08
Aug
07

Alas poor Stinkpad!

William ShakespeareWednesday is usually the day I get my Micro Mart, which is good because I get then to see what they’ve published, and what I’m going to get paid for. I know that might seem a bit ‘commercial’, but I’m never going to get rich writing and getting what I do in is half the battle.
This is a typical week for my on the Mag, which I’ve written for since 1988. Their are three review, a group test and ‘Logging Off’ which I alternate with Leo. That’s about 13 pages in all, but that’s along way sort of my epic ‘Micro Mark’ issues where I’ve topped 30 pages. I did suggest once, rather stupidly, that I’d like one day to do the entire Mag, including all the news and the Experts sections…so ‘Ask Mark’ for six pages. But thankfully Simon Brew rejected the idea. That’s unusual because he’s usually up for my wackier ideas, like the one I had where I was going imagine I had a time machine, and could send products back through time to have famous people review them. And to prove the concept I wrote a review of the then IBM Thinkpad, crafted in Elizabethan English, in my poor imitation of the style of William Shakespeare….

Here is what I wrote, which explains entirely why I never wrote any more. Apologies to the Bard.

Be thou blest, Mr. Ibm. Ye able courier carried forth thine ‘Thinker Pad’ mechanism some six days past, and I am so full of businesses, I cannot answer thee acutely.

Guidance proffered in ‘Users Manuscript’ made most virtuous companion. Within such wisdom of the ages, cured by the gods, enlightenment and illumination flowed with passion and haste. Delivered on to me the ‘on’ button, and forthwith dispensed its wondrous sanctum entombed within.

What majesty that is revealed in Mycrosoft’s the Orifice is truly a modern wonder, casting word and rhymes on a glowing page like shooting stars upon a winter night. But within its noble heart lies an evil and disturbing sprite, fashioned such as an ill made buckle. As I carried forth my duties tempted it to be summoned, casting ill comment on my very works and purpose. I felt no amusement of it.

By heaven , declining solace I persever thyne compass course. But alas, it did strike again, and again. “I prithee, dost thou fashion a sonnet? Pray you, let me help?”.

This eleven spirit mocks from within the Thinking Pad and would not be dispelled and travel hence.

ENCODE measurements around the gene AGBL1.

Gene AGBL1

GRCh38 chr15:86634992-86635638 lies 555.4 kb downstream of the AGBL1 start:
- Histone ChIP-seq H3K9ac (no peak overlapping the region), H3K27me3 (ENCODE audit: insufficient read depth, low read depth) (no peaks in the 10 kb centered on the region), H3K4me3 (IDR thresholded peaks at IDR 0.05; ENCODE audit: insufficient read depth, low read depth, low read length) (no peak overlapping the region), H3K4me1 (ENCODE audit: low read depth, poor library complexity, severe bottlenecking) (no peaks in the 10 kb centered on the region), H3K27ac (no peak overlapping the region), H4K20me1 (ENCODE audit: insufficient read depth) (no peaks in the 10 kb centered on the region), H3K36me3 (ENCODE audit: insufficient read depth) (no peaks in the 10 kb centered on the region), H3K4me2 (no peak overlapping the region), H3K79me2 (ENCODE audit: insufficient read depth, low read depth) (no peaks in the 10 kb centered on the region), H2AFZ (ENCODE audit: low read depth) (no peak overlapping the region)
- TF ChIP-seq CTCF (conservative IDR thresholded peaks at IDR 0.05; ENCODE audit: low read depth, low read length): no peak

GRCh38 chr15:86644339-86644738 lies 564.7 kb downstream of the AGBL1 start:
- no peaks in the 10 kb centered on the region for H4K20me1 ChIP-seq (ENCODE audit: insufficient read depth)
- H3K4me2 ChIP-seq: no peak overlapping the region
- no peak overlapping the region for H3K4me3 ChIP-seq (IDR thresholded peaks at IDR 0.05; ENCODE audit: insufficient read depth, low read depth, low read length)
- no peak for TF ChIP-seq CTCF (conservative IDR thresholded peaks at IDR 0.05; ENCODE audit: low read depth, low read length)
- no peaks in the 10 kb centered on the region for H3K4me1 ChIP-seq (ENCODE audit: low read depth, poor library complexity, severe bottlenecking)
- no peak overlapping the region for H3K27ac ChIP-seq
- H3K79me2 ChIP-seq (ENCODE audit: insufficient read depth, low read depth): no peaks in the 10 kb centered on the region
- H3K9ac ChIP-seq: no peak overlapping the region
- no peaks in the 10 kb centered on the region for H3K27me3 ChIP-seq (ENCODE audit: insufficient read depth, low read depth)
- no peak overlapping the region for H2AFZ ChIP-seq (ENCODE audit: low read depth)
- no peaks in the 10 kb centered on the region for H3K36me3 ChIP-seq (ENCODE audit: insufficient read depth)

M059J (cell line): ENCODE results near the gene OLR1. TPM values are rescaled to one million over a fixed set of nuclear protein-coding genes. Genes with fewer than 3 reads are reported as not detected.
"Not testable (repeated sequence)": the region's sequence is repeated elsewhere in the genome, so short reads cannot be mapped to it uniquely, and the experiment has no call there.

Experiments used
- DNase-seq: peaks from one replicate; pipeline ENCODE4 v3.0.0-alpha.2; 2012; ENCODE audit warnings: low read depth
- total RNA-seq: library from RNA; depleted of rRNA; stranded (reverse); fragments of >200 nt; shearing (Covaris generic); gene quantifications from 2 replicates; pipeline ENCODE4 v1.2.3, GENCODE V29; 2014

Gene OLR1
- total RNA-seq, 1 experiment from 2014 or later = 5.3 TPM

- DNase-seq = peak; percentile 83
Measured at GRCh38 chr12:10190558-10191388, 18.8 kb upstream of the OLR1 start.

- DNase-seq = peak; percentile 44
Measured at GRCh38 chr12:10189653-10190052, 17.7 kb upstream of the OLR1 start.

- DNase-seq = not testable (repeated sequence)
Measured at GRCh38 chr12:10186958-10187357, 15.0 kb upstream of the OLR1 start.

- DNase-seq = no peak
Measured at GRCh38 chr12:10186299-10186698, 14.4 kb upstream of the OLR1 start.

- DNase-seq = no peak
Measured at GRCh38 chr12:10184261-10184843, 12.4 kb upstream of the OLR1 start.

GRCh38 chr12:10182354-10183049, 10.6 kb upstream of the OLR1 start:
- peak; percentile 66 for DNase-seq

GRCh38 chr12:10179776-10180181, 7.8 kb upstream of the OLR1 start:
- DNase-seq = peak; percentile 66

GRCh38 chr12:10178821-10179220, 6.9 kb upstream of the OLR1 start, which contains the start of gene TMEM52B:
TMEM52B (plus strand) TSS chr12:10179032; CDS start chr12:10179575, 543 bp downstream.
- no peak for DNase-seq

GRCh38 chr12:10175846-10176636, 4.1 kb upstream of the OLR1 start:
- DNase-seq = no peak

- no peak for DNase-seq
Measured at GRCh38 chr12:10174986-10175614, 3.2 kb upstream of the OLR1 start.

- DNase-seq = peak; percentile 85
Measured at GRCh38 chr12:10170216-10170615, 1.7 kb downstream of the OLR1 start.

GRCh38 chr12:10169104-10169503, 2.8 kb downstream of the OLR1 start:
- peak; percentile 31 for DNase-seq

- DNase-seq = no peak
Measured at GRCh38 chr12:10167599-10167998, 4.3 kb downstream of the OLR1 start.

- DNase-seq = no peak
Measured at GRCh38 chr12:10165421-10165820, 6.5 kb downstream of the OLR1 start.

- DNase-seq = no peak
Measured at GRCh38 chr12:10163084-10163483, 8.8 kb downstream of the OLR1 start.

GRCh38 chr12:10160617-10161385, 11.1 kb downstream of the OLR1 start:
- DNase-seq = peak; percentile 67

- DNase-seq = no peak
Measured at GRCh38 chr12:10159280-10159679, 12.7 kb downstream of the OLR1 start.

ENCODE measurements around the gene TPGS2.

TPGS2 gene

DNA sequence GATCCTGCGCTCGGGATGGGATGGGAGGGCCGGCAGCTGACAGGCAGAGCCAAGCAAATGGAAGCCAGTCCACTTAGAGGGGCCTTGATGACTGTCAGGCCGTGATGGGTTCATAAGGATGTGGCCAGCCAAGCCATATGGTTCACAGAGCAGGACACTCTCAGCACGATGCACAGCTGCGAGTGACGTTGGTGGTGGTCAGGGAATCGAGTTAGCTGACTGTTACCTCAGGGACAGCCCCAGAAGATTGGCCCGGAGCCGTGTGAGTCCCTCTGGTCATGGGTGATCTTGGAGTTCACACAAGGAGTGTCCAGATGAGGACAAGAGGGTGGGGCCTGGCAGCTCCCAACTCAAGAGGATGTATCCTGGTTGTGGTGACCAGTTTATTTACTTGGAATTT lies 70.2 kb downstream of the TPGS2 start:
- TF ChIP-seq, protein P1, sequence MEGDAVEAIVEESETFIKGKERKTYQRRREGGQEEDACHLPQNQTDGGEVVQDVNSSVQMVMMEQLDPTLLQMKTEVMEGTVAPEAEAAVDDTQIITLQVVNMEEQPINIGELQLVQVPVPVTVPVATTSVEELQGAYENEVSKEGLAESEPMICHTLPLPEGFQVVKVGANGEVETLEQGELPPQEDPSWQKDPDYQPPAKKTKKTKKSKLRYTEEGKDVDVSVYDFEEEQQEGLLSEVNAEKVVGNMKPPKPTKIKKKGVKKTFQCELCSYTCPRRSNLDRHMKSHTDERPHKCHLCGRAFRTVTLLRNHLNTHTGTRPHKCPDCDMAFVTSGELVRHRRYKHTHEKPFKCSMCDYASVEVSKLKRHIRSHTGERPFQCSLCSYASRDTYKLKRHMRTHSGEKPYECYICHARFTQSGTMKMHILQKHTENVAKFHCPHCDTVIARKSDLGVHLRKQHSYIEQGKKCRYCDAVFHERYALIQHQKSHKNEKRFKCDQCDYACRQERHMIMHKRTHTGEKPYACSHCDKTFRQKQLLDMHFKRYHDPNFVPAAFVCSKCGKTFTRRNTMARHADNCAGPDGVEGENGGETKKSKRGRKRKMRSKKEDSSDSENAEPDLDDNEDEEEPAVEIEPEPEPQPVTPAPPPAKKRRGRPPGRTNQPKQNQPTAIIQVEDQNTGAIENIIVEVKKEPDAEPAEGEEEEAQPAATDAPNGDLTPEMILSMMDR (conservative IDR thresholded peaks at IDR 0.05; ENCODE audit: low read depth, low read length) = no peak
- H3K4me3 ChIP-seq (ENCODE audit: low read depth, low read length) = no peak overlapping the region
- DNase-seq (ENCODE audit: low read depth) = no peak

‘I countenance not thy council, for under god and the Queen my title proclaimed is Bard!’ my protest to such point of rage became me that I swore in the manner known only to bawd women of Bankside. Not till morning fell did I banish the rascally knave, cast away by spells of hiding.

Once cleansed forth of this mischief, and proud with burning light the Thinker Pad did follow my bidding most honourably, and without delay.

Talk of the wonders of the ‘Thinker Pad’ abounded, such that many noble and villain alike descended on my door. As you did prithee, I declined them all audience, though Willaim Caxton did persevere as if driven by the very devil himself.

But alas, contentment quickly passed and travesty, nay! Tragedy beckoned. Taking well fed horses we did set a fine gallop yonder to the fair City of London, and did shout out to all assembled ‘Where set these fine WiFi hot spotteries?’. Witchcraft and dark forces abound in those parts, for we found not one in many hours rode! Close a tavern a mile west from traitor’s gate we stumbled on that oaf Raleigh, attempt to deflower some young maidens. Truly, is he not a lamentable puddle hiding rogue?

On my conscience, thy hand was racked and providence rose to strike him with the Thinker Pad from my noble steed.

Pleasures did soon dispel, for while that foul Jackanapes still warms his bones in mortal flesh, the virtuous Thinker Pad breathes no more.

Alas poor Thinker Pad, I knew him, and his demonic spirits.

William Shakespeare
thebard@globetheatre.co.uk

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